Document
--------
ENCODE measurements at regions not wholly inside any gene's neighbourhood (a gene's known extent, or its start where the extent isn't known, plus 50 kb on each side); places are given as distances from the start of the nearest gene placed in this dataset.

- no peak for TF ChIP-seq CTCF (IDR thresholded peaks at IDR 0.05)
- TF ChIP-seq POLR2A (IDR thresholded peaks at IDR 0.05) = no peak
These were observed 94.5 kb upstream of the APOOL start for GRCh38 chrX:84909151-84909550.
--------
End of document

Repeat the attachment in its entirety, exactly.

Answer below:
ENCODE measurements at regions not wholly inside any gene's neighbourhood (a gene's known extent, or its start where the extent isn't known, plus 50 kb on each side); places are given as distances from the start of the nearest gene placed in this dataset.

- no peak for TF ChIP-seq CTCF (IDR thresholded peaks at IDR 0.05)
- TF ChIP-seq POLR2A (IDR thresholded peaks at IDR 0.05) = no peak
These were observed 94.5 kb upstream of the APOOL start for GRCh38 chrX:84909151-84909550.